|Review of the manuscript “Surface temperature response to the major volcanic eruptions in|
multiple reanalysis data sets” submitted by Fujiwara et al. for publication in ACP
The authors apply multi-linear regression techniques to identify responses in near-surface air temperature to three large volcanic eruptions that occurred during the 20th (Agung, El Chichon, Pinatubo) in several reanalysis data-sets. The topic is interesting and certainly very appropriate for ACP. To my understanding there are two major results, a) anomalies after large eruptions are very similarly represented in all analyzed data sets, b) the anomalies are patchy and globally relatively small compared to earlier analyses, e.g. the authors suggest that the maximum response to the Pinatubo eruption is in the order of 0.1 to 0.15 K when averaging over 60S to 60N. While I think that result a) is convincingly presented and useful, the authors failed to convince me that their technique provides a more reliable estimate for the responses than earlier studies. I would suggest publication only after a major revision discussing the results much more carefully in comparison to earlier studies. Furthermore, I think that while the paper is overall very clearly written, most of the figures could be substantially improved to better support the points that the authors would like to make.
Concerning the comparison to earlier studies I appreciate that the authors compare several different analysis methods in appendix A. I think it is a very important conclusion that “differences among the different methods are generally much greater than the differences among different reanalysis data sets”. But I don’t think the appendices provide convincing support for the authors believe that their estimates are “more appropriate because [they] have more thoroughly considered potential confounding factors outside of the volcanic eruptions themselves”. Indeed, with their technique the authors include 11 SST indices for which they make an effort to be orthogonal. However, a general issue is that the volcanic eruptions should have an impact on SSTs themselves and the larger the number of indices in the MLR, the more likely a projection of volcanic signals onto them seems to me. In addition, there is some literature discussing the possibility of an effect of volcanic eruptions on ENSO, which, if it exists, would make it necessary to question the inclusion of ENSO indices in such an MLR at all. The authors admit the problem early in the text, saying that their method “assumes that the zonally-symmetric volcanic aerosol forcing does not project substantially onto strongly asymmetric modes of variability like ENSO”. But they don’t discuss later on, in particular not in the conclusions, how this would affect their results, and how they come to their earlier mentioned “believe” despite these issues. One possibility to make a step into the direction of further evaluating their method would be to leave out the volcanic periods in the MLR. But even with such a test I don’t see that the issue of a clear identification of the volcanic signals can be solved and a fair comparison of different methods can be reached using only reanalysis data sets. So I would rather suggest that the authors openly discuss the existing problems than to state believes. This should start already in the introduction where several earlier studies have been mentioned that have analyzed volcanic signals, but it is not made clear what potential weaknesses of these studies were and how they could be overcome. I also would like to see this discussed in the conclusions: How to make further progress concerning this issue that would go beyond believes.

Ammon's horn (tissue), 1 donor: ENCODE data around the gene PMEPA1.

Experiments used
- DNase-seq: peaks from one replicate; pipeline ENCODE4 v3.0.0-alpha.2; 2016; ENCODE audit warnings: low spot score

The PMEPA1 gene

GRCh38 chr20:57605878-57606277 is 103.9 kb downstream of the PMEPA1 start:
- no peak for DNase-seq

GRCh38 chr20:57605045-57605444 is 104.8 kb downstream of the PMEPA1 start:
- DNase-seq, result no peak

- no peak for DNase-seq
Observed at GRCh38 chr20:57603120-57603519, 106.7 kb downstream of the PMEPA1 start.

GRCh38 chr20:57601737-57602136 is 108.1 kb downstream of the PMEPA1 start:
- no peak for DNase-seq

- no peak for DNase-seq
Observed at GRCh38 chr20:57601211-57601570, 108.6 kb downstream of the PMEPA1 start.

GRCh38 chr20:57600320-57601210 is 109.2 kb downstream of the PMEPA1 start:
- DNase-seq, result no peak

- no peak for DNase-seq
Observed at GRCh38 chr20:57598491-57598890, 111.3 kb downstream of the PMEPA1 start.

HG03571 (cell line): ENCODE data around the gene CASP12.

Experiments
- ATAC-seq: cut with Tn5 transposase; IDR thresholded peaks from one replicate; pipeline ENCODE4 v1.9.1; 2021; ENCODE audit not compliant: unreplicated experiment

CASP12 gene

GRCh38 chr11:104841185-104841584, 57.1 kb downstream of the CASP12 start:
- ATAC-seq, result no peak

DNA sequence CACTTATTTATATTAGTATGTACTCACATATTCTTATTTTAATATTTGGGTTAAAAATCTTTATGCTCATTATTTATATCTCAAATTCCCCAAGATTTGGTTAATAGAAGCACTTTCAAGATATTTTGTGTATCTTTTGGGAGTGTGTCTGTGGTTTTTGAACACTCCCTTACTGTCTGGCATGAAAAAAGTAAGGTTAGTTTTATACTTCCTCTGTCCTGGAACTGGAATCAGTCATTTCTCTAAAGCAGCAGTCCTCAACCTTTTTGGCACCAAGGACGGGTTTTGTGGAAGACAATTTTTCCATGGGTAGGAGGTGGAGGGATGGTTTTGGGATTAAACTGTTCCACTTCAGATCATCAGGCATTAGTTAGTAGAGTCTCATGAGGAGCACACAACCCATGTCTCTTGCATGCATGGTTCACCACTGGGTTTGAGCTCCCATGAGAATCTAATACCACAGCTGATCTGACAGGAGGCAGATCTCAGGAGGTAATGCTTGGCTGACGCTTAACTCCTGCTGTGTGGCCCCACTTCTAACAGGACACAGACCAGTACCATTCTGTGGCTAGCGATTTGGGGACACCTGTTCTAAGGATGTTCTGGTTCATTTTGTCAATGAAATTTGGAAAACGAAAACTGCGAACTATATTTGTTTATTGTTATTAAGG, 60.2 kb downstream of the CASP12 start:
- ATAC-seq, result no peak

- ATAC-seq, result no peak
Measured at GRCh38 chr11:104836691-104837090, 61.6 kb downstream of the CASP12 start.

A further issue I have concerns the presentation of spatial patterns of anomalies after different volcanic eruptions. Of course, one can’t expect the responses to be the same because of the different characteristics of the different eruptions. However, any comparison and possibility to identify common signals is made impossible by the choice to show anomalies for different seasons. I understand that the authors want to present periods with the largest anomalies, but I’d ask them to try analyzing the same seasons and depending on the outcome show these results or just make a statement if there aren’t any similarities.
To be honest, I don’t expect similar patterns because my guess is that even for similar eruption characteristics, patterns of single events may look very different because they are not dominated by the response to volcanoes but internal variability. This could be tested, e.g. by comparing the residuals after the eruptions to residuals outside of volcanic episodes. If indeed responses may not be dominant, I’d also ask the authors to reconsider their use of language, which is unfortunately not consistent. Sometimes they are careful in their wording, but more frequently they are talking about “responses to volcanic eruptions” while in some places they mention that the patterns would include both, responses (with all the uncertainty mentioned above) and internal variability.
My final major point concerns the figures containing spatial patterns, of which I find the isolines very hard to read. E.g., to make the important Fig. 9 easier to read I think there are better ways than just to use green color above some threshold. In general I’d ask the authors to present clearly the information they want to convey to the reader and simply not show what they consider unimportant. When it comes to showing differences between different methods or data sets, it may be more informative to actually show difference plots than absolute fields.
One final minor comment concerns the very last statement in the conclusion section. Of course, one needs to carefully analyze potential signals of SRM, but when it comes to modelling one can easily avoid complications discussed here in the context of the single realization of reality.